Author(s): Yoshino I, Goedegebuure PS, Peoples GE, Lee KY, Eberlein TJ
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Abstract Human tumor-infiltrating lymphocytes (TIL) include a minor population of tumor-specific T cells, but the nature of the majority of TIL remains unknown. Recently, it has been suggested that T cells that recognize stressed cells may play an important role in immune surveillance. We have examined the proliferative response of anti-CD3-activated TIL cultures from human tumors against heat-stressed (hs) (42.8 degrees C, 25 min) B cell lines (TK6 (HLA-DR7+, -DRw13+, -DRw52+, and -DRw53+) and JY (HLA-DR4+ and -DRw52+)) and the mutant cell line (T2 (no HLA-DR)) by measuring [3H]thymidine incorporation. TIL lines from three of four ovarian cancers, two of four lung cancers, one of two renal cell cancers, one of two melanomas, and one of one breast cancer showed a positive proliferative response against hs-TK6 and/or hs-JY, but not against hs-T2. These TIL did not respond to autologous tumor cells. The response to hs-B cells was mediated by CD4+ TIL and inhibited by anti-HLA-DR Ab, but not by anti-HLA class I. Protein analysis revealed a significant increase of heat shock protein 70 (hsp70) expression in hs-TK6 and hs-JY. In addition, the CD4+ TIL responded to TK6 that had been pulsed with hsp70. This response could be blocked by anti-HLA-DR Ab. The CD4+ TIL produced IFN-gamma, but not IL-4, in response to hs-TK6. From these results, we conclude that hsp70-reactive CD4+ T cells exist in tumor tissues. Furthermore, these TIL recognize stressed cells and seem to play a Th1-like role that may support antitumor T cell responses at local tumor sites.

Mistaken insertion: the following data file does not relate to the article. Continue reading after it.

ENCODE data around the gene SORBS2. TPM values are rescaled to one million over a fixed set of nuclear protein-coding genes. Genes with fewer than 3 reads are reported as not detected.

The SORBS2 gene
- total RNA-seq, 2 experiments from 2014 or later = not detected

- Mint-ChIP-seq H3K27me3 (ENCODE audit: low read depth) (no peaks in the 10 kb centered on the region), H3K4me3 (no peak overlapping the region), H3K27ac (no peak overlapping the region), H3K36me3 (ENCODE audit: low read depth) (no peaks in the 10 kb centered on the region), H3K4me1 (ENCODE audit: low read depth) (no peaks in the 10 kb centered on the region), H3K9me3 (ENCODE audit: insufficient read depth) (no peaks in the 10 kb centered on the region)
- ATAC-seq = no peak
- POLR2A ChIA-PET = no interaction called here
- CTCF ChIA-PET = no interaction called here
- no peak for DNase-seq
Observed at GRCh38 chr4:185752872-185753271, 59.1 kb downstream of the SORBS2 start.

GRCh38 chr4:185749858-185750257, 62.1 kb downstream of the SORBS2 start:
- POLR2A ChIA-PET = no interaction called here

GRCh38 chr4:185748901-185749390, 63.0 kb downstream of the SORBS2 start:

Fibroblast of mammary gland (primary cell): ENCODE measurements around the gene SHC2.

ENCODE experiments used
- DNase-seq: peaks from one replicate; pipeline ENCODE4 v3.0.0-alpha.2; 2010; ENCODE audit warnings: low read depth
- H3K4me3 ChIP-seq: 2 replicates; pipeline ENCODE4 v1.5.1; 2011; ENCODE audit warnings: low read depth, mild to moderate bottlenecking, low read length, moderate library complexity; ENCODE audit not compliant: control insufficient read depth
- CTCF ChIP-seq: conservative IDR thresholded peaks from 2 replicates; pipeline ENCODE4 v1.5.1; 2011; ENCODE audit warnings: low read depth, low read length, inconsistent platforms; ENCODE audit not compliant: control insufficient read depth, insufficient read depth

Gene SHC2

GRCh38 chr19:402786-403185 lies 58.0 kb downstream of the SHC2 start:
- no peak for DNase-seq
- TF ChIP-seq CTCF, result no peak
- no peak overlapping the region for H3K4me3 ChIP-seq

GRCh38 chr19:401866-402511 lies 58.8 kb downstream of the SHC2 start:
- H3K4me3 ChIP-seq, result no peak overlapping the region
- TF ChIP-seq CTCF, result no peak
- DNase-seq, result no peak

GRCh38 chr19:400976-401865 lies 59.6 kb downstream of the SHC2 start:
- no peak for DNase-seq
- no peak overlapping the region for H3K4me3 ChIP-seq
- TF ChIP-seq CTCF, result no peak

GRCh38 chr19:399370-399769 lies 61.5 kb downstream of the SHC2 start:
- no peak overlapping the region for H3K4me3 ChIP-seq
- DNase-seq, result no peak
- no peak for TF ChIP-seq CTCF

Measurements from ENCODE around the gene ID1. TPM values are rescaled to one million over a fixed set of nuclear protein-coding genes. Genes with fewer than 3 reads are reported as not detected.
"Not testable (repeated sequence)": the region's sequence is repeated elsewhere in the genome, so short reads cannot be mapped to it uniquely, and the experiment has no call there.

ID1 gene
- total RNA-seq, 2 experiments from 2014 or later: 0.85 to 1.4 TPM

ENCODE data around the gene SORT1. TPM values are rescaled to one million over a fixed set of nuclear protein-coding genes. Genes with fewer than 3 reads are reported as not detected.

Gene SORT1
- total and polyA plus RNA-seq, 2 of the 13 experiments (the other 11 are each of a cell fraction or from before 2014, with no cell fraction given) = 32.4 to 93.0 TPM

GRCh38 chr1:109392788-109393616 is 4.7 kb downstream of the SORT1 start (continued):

This article was published in J Immunol
and referenced in Clinical Depression